I’ve been writing about cars lately, but honestly, if I hadn’t become such a wuss about the weather, I’d likely be riding a motorcycle everyday.
Growing up, my dad always had motorcycles. The one I remember best was his 1980 Harley-Davidson Wide Glide. If you look at the picture, with me pretending to rev it up, you can see why.
The thing had friggin’ flames on it.
The story, as my dad would tell it to me, is that they only made three of these custom things at the factory, and that it was the first factory custom Harley did. They did it to celebrate the new model year for this bike.
To seven-year-old me, it was most awesome thing I had ever seen. The roar of the pipes, the rattle and sputtering of the engine, it was amazing.
I’d sit on the back, holding tight to my dad with one hand as he’d race down the street, ripping the gears. I’d lift the other hand up into the air, making a fist, yelling “Rise it and keep it there!”
I don’t know what I meant by it, but it stuck, and I still find myself saying it over thirty years later.
My mom didn’t want us to have motorcycles
When I was three, my Dad was riding his 1972 Honda Scrambler CL175 in the backyard when something happened.
To this day, he doesn’t know what caused it, but he flipped forward over the handlebars and landed hard on his face and his spine.
My dad couldn’t walk.
“I broke my face and my back,” he told me the other day when I called him to ask about it.
“Well, obviously your face never healed,” I quickly retorted.
“Ha. Funny guy.”
I was too young to remember, and my dad was too dazed from the accident, but somehow my mom got the three of us got to the hospital, where eventually my dad was able to walk, but one of his vertebrae was seriously damaged.
“The doctor said his tongue was black and blue, all the way down,” my Mom told me, “It was awful. He tried to shrug it off like he was fine. But clearly, he wasn’t.”
There was a “no more motorcycles” decree set forth by my mom.
Nearly 40 years later, the part of his body that hurts the most for him, every single day, even after surviving prostate cancer, is his back. Motorcycle injuries never really heal. Motorcycles can kill you.
My parents got divorced about five years later.
First thing my dad did? He went out a bought a new motorcycle.
My First Bike
I don’t remember what the equivalent of craigslist was in 1983, but whatever it was, my dad used it to buy me a very-used 1977 Honda Z50A.
The little trail bike that we bought from some guy in the woods — I wasn’t even 10 yet, so I don’t remember where exactly, but it felt pretty woodsy for suburban Boston.
1984 Suzuki DS 80
That little Honda didn’t last long, maybe under a year, and the whole time it was breaking down and under need of constant repair.
So, my dad decided for my birthday and Christmas combined present, he’d buy me a brand new bike.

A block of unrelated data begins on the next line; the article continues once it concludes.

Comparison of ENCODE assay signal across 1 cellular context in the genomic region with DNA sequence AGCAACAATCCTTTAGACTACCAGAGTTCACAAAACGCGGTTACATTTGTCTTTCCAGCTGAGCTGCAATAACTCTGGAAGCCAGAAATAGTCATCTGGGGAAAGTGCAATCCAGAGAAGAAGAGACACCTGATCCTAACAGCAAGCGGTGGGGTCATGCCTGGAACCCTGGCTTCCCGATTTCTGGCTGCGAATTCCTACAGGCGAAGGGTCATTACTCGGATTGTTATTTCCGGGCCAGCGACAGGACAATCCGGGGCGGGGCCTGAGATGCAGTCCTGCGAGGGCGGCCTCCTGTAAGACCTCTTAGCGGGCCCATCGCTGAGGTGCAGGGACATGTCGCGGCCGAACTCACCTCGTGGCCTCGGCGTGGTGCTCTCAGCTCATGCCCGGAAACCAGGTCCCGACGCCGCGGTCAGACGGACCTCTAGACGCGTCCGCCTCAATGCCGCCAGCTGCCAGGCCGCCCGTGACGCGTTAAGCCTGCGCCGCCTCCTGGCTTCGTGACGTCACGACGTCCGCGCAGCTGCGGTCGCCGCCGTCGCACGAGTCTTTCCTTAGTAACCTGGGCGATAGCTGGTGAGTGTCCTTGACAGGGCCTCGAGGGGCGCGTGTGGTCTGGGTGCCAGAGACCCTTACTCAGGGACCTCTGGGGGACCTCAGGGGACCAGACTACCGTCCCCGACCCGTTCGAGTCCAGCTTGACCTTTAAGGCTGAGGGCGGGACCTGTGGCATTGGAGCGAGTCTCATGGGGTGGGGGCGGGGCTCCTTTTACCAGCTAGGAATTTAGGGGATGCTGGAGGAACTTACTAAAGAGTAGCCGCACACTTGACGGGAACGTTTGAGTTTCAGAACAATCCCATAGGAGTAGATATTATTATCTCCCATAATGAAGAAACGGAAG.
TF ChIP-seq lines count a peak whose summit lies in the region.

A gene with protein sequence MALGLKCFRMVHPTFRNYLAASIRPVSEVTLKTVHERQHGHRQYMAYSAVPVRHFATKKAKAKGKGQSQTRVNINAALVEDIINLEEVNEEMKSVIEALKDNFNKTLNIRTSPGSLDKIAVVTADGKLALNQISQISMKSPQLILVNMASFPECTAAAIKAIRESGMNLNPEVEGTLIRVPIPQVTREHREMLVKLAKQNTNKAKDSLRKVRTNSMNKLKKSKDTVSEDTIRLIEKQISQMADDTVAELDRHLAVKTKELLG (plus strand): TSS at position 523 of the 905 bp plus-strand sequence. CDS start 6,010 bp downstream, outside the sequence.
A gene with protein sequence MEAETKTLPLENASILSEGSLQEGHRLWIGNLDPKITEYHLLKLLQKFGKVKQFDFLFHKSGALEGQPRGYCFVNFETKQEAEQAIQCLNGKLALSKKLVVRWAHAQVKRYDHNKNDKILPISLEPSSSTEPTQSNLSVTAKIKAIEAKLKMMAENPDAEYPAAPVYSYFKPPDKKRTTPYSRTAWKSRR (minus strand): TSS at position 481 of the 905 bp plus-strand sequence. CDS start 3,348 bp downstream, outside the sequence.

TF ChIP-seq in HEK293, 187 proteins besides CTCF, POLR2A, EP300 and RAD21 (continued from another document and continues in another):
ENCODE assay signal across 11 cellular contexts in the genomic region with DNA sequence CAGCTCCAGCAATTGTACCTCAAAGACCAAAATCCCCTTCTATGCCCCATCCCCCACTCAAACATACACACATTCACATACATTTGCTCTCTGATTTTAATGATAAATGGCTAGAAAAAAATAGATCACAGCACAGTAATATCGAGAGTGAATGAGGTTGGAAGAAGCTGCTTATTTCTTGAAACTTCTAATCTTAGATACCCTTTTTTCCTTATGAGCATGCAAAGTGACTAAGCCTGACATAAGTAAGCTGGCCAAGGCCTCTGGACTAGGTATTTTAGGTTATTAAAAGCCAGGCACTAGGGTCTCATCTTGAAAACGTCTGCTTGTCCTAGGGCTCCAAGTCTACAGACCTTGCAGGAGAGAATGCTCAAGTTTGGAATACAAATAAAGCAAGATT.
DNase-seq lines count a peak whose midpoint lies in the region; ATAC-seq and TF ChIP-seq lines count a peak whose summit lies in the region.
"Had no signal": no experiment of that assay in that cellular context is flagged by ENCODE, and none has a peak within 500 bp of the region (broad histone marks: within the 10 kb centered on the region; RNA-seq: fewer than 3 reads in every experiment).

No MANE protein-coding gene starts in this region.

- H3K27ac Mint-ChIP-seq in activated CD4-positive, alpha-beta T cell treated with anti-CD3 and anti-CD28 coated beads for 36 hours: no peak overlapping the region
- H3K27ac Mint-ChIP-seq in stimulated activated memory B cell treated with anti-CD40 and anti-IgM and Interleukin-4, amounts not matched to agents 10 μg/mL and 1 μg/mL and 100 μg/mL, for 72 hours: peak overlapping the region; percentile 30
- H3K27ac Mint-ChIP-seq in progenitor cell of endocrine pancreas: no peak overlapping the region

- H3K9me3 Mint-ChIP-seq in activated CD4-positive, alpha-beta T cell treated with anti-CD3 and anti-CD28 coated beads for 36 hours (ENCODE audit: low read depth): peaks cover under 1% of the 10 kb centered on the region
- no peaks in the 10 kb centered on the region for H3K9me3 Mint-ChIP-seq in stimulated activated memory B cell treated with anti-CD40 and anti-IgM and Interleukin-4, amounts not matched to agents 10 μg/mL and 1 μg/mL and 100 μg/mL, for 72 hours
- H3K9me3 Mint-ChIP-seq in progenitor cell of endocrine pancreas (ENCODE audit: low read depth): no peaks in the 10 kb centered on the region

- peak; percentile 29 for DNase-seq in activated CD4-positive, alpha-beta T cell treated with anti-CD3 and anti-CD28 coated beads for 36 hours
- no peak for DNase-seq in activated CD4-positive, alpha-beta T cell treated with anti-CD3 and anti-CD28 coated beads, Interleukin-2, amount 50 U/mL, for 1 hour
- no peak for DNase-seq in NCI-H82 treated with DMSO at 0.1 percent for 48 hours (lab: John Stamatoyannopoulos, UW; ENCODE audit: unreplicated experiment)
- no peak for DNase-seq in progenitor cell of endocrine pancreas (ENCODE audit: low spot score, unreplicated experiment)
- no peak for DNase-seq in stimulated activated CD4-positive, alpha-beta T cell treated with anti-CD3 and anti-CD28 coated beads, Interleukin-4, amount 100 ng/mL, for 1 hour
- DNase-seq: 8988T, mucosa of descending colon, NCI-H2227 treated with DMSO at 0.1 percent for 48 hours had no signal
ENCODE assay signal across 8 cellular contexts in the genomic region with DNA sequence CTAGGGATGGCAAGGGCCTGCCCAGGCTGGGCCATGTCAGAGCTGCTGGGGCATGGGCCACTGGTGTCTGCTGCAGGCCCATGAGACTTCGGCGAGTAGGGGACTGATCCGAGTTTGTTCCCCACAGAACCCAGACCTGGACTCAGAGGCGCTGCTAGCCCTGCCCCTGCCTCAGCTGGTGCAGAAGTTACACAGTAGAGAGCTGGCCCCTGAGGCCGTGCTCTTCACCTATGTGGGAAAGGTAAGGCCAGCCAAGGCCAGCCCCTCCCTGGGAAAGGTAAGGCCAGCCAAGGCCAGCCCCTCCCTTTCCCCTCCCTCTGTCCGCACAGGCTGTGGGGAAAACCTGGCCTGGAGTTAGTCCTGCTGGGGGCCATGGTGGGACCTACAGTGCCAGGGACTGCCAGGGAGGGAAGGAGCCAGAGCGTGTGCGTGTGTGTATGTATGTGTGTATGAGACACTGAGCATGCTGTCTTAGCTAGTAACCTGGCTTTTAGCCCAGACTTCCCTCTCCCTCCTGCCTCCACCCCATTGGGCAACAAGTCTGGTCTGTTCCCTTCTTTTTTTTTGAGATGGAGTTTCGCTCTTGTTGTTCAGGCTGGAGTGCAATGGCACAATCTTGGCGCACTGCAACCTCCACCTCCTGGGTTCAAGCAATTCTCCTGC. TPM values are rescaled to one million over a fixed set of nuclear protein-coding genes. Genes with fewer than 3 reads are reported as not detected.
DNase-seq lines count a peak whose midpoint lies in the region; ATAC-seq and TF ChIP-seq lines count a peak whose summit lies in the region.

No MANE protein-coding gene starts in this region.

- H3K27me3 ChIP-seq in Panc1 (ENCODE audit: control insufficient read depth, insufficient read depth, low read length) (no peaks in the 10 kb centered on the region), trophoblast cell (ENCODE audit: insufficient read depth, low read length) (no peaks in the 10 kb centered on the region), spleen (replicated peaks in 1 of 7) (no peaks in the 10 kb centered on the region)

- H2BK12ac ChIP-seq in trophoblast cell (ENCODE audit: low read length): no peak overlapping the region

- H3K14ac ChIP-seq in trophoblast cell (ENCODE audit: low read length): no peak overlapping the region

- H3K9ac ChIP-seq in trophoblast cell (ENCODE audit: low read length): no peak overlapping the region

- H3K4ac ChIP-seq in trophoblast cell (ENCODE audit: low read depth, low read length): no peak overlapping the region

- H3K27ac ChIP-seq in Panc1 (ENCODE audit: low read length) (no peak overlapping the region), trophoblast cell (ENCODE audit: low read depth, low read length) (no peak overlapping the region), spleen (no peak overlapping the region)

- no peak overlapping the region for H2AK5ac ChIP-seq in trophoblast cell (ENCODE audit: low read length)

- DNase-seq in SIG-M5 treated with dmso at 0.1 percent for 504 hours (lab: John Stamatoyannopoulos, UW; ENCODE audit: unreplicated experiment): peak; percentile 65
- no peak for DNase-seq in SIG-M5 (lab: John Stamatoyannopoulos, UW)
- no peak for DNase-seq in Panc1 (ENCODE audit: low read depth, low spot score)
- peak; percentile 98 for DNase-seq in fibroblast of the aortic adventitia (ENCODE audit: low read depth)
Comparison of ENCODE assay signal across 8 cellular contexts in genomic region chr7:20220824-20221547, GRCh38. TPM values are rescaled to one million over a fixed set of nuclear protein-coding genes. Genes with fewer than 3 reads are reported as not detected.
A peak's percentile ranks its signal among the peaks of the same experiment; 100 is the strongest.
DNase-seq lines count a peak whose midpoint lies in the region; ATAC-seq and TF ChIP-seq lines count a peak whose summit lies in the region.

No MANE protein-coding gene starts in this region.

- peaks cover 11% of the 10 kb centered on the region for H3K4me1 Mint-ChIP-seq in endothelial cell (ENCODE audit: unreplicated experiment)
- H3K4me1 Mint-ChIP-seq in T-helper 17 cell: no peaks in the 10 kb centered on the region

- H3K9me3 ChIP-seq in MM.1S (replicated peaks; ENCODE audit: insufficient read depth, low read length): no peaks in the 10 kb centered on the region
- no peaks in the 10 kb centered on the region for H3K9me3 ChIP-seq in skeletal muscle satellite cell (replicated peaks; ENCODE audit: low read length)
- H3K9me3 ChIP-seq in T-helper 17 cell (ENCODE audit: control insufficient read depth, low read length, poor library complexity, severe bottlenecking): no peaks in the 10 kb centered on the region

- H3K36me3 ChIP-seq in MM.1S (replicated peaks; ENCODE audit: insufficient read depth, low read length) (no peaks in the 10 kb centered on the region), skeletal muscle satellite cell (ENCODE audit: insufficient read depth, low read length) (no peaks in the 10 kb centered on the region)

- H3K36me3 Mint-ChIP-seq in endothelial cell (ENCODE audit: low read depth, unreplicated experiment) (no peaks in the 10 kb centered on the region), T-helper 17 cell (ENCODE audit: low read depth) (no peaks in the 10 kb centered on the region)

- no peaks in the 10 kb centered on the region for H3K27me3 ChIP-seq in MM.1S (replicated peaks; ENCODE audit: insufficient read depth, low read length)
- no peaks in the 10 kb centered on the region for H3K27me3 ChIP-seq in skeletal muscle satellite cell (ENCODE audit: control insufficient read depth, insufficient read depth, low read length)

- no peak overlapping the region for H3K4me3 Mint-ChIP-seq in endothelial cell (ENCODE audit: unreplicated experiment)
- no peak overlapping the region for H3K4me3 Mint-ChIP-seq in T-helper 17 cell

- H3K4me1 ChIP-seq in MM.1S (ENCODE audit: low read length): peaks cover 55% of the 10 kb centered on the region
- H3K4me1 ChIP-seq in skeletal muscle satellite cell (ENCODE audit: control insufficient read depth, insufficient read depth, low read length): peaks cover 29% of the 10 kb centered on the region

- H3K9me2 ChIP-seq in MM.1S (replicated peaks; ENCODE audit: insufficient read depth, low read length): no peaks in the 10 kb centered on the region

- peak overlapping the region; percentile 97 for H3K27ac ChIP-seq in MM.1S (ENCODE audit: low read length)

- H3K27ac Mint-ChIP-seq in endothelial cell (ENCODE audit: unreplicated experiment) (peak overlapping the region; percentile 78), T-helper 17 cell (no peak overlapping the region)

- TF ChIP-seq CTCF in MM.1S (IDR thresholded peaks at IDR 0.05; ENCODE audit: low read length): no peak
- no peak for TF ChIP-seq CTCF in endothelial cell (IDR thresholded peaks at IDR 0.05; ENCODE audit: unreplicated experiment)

This little Suzuki remains the most favorite bike I’ve ever owned.
Off-road and trail riding is a million times more fun that street riding. When you’re on a dirty trail in the woods, going 40 feels like going 100, and your whole body is tested. Want to make a hard turn? Slow down, plant your leg, pivot — so good. You can’t do that on the street.
That bike was so much fun. We had BMX trails down the street from our house and I used my bike on all of them, and helped make them.
I’d hold the front brake, apply pressure, give it gas and use the back wheel as a crazy rotary-shovel, digging into the dirt making jumps and ramps.
And once those jumps were built? I’d jump over neighborhood kids.
Don’t let anyone tell you the late 70s and early 80s weren’t a dangerously magical time. Because they were.
Our hero was Evel Knievel, who’d famously jump over busses, cars, flames and more, while a nation of onlookers sat glued two feet from the TV.
Five neighborhood kids laid down on the ground right next to the two-foot dirt jump we’d made, looking up in fear and wonder. I’d get a good start, gun it and hit the jump flying — about five feet above them.
It’s a wonder none of us were ever killed.
I rode that bike every day after school for years.
I don’t actually remember when that bike finally left the family. I think I might have blocked it out as too traumatic, but more likely I physically out grew it. It was a pretty small bike. So, my dad sold it.
Then I entered the longest motorcycle-less period of my life. My next bike wouldn’t arrive until after I graduated college.
1978 Honda CB750A
I didn’t know they made automatic motorcyles until I bought one.
I was driving my 1974 Dodge Dart with a carload full of punks (six of us in all) from Olympia to Seattle to see a Sleater-Kinney show at The Velvet Elvis when we started hearing some rumbling in the back of the car.
“Do you guys hear something banging?”
I lost power seconds later, and heard metal clanging. Looking in the mirror, I saw pieces of the crankshaft on the ground behind me. I pulled over. The car wasn’t going to make it to the show.
A small bus pulled over almost immediately after it happened, saying they saw our trouble. The punks got on board and headed towards Seattle. My girlfriend at the time and I stayed behind. We were in Lakewood, so we walked to the nearest exit to see if we could call tow truck.
The first place we stumbled across was a used motorcycle shop.
“Do you even know how to ride a motorcycle?” she wondered.